Social Question

josie's avatar

What is the word that applies in this case?

Asked by josie (29372points) December 4th, 2017

This is not a political question. It is more about semantics.

Guys like Harvey Weinstein are reprobates, sexual predators, etc. etc. even rapists for compelling young actresses to give them a blow job or fuck them in order to get or keep a career in Hollywood.

The ones who refused to do it are heroes and principled pillars of strength.

Is there a conventionally accepted term for the the ones who gave him a blow job or fucked him, figuring it was a fair trade?

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32 Answers

rebbel's avatar


elbanditoroso's avatar

Willing participants.

Capitalists – since they were freely exchanging value for value.

janbb's avatar


flameboi's avatar

go getters?

Kropotkin's avatar


Muad_Dib's avatar

Trading sexual favor as currency is traditionally called prostitution, is it not?

Not that I have anything against prostitution. It should be perfectly legal.

ragingloli's avatar

You know how Jimmy Carr would respond to that?

Soubresaut's avatar

I’d probably choose something closer to victim…. maybe “target”? Especially if the other side of the “fair trade” is being blackballed from a career (or some similar outcome) should the person say “no thanks” ... sounds more like coercion than consent to me? Maybe that’s just my take, though. Idk.

syz's avatar

Defeatist. Indoctrinated. Desperate. Disenfranchised. Victimized. Powerless. Prey.

elbanditoroso's avatar

@syz and @Soubresaut – I think you’re reading way to much into the question, or at a minimum projecting your values onto the women in question.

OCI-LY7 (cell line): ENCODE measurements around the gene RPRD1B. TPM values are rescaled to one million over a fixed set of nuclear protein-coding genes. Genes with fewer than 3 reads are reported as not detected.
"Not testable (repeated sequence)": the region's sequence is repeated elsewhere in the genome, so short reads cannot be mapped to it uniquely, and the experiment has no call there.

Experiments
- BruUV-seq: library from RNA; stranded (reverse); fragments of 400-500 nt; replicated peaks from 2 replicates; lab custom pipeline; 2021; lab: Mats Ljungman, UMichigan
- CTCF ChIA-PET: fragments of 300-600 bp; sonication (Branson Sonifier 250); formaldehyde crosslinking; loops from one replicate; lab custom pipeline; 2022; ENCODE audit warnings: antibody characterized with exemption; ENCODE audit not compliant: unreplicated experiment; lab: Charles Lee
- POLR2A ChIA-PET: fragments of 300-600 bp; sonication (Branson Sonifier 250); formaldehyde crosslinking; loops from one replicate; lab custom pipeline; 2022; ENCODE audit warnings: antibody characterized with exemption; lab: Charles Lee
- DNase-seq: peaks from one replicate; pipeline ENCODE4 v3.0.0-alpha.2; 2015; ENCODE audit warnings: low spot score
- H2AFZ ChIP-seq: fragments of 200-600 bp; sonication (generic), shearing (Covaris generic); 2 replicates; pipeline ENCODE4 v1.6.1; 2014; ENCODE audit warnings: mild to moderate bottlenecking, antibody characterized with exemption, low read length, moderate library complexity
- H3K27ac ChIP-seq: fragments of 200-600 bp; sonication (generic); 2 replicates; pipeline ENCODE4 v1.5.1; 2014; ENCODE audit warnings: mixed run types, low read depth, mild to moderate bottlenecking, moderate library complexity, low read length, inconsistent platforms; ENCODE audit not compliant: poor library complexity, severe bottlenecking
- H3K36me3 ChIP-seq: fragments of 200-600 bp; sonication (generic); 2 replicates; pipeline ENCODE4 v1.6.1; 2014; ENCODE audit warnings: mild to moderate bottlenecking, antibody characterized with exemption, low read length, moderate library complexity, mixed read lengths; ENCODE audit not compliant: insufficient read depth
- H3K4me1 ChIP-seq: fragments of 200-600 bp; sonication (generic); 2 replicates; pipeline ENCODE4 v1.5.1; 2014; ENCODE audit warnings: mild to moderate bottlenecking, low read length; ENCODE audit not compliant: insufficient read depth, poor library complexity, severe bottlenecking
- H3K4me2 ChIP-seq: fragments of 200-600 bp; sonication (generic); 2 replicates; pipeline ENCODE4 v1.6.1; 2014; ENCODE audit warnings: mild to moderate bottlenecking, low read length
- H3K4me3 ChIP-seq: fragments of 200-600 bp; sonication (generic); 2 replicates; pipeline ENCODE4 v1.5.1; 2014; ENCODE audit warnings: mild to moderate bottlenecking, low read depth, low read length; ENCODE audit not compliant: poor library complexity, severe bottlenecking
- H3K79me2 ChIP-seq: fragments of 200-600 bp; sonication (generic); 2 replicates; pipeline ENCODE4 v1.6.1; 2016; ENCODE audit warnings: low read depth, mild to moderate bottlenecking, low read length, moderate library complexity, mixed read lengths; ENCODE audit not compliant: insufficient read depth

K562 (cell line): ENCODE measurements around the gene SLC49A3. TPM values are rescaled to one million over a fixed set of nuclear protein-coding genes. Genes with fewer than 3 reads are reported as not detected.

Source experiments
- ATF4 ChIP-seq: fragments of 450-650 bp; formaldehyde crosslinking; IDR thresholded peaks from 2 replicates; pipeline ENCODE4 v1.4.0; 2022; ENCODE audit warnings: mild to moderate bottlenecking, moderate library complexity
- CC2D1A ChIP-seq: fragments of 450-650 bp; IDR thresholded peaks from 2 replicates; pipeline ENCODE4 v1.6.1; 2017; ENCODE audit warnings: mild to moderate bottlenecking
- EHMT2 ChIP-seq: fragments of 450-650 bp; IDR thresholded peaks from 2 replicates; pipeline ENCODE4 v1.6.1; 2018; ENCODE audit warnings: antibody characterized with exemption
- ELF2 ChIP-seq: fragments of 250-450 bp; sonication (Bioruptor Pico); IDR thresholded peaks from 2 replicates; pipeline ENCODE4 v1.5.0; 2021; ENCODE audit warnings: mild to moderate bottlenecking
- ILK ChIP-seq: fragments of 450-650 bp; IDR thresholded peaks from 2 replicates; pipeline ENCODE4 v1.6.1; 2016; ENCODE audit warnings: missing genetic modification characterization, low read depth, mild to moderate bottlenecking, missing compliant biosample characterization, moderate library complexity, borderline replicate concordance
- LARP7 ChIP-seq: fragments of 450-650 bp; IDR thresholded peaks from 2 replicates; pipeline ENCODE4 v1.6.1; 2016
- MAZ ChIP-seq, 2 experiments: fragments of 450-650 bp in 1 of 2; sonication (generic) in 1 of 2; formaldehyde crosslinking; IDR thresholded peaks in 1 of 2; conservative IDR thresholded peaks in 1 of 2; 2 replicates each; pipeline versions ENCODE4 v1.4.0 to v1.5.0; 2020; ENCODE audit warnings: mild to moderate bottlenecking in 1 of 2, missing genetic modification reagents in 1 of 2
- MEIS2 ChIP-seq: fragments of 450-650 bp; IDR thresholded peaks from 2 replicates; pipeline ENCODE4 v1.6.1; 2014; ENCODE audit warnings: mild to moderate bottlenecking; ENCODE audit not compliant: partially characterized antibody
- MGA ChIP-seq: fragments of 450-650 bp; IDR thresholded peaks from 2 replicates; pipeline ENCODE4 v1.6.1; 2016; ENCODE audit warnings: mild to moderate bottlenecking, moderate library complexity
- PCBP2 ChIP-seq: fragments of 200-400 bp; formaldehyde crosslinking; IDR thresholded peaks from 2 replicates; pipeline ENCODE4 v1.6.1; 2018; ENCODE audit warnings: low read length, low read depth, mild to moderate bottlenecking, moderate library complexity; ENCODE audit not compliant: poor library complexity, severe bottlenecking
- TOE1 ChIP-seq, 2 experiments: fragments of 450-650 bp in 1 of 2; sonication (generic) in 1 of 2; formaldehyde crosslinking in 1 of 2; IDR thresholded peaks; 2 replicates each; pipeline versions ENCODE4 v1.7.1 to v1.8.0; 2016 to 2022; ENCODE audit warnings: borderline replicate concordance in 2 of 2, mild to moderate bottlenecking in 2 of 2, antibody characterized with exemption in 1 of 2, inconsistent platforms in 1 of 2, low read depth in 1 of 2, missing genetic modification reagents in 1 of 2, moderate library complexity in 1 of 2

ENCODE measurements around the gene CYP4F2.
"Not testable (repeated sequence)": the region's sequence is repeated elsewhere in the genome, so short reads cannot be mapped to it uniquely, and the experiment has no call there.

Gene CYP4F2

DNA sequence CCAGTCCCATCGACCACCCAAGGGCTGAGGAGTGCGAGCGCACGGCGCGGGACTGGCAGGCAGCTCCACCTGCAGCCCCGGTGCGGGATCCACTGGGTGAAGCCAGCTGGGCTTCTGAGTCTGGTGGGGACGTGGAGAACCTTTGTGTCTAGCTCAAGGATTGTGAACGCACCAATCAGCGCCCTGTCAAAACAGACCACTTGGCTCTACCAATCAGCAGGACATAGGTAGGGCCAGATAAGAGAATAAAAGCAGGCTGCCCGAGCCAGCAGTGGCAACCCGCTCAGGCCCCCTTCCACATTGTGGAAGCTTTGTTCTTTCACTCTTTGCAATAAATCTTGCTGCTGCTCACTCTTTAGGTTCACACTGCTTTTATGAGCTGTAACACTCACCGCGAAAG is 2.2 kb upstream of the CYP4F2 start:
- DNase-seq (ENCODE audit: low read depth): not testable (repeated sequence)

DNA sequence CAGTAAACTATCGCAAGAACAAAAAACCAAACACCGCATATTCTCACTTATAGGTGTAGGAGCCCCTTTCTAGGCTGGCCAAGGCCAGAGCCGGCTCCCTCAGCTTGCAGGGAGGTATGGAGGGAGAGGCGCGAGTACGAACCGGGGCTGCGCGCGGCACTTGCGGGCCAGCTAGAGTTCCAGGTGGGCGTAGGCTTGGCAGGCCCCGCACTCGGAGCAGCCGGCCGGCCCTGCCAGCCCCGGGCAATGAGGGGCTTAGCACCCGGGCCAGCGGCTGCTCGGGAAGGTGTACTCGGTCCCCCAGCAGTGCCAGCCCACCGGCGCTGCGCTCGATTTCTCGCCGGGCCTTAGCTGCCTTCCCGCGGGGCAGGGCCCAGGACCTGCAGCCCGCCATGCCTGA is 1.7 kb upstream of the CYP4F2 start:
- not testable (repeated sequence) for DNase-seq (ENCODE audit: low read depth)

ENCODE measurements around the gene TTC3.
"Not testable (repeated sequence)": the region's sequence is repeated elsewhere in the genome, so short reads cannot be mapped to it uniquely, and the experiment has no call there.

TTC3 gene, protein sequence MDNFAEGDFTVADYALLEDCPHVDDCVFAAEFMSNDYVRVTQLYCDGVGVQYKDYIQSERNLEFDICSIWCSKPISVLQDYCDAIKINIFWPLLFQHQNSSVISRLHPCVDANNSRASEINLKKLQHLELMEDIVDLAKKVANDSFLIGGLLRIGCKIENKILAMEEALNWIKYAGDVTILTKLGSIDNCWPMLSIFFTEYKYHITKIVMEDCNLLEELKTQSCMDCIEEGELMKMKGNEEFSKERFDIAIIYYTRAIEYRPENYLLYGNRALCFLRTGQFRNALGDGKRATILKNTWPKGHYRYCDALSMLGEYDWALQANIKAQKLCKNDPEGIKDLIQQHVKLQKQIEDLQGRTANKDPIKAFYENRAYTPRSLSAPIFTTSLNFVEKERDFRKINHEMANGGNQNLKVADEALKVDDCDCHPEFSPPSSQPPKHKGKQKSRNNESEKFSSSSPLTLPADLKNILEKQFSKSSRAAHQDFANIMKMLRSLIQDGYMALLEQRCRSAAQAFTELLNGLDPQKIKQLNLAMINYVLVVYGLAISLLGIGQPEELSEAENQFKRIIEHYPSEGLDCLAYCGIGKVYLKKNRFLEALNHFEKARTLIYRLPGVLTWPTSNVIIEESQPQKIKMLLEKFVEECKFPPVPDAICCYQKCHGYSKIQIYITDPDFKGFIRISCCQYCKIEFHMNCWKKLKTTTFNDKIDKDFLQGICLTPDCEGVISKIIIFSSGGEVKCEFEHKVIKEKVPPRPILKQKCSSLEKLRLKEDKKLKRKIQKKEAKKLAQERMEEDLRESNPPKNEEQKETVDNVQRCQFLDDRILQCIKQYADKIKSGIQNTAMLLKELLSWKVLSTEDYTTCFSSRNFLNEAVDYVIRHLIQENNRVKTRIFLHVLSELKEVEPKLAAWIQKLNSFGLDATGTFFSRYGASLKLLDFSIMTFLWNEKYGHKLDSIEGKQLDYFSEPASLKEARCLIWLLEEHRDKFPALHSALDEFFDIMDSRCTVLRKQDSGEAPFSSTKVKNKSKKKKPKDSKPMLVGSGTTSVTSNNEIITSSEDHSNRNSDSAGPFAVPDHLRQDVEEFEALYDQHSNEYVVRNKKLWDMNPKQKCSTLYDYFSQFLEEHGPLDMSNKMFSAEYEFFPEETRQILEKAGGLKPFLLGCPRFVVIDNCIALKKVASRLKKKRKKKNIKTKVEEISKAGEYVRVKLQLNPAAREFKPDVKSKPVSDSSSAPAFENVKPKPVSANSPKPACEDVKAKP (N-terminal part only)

If they went eagerly to the men, with their eyes open, in a quid-pro-quo situation, that doesn’t make them victims or disenfranchised or powerless at all. If anything, it makes the women more powerful, in that they knew the value of what they brought to the table, and they leveraged it to get what they wanted.

Unless you are saying that ANY man-woman connection immediately makes the woman a victim and desperate. And I can’t believe you would say that.

Soubresaut's avatar

Are we really getting as hypothetical as “If they went eagerly to the men, with their eyes open, in a quid-pro-quo situation”? Because that’s not any story I’ve heard from any person (mostly women, but men too) who find themselves in these situations.

cookieman's avatar


kritiper's avatar

Cornered. Damned if you do and damned if you don’t.

LuckyGuy's avatar

These are great answers. I was wondering about that myself when I wrote the question about there being other victims in these cases.
The English language sure is complex beast. Look how may variations and shades of meaning are in the responses.

Kropotkin's avatar

I suppose all the feminists on here believe women have absolutely no agency, and are helpless victims of patriarchal norms.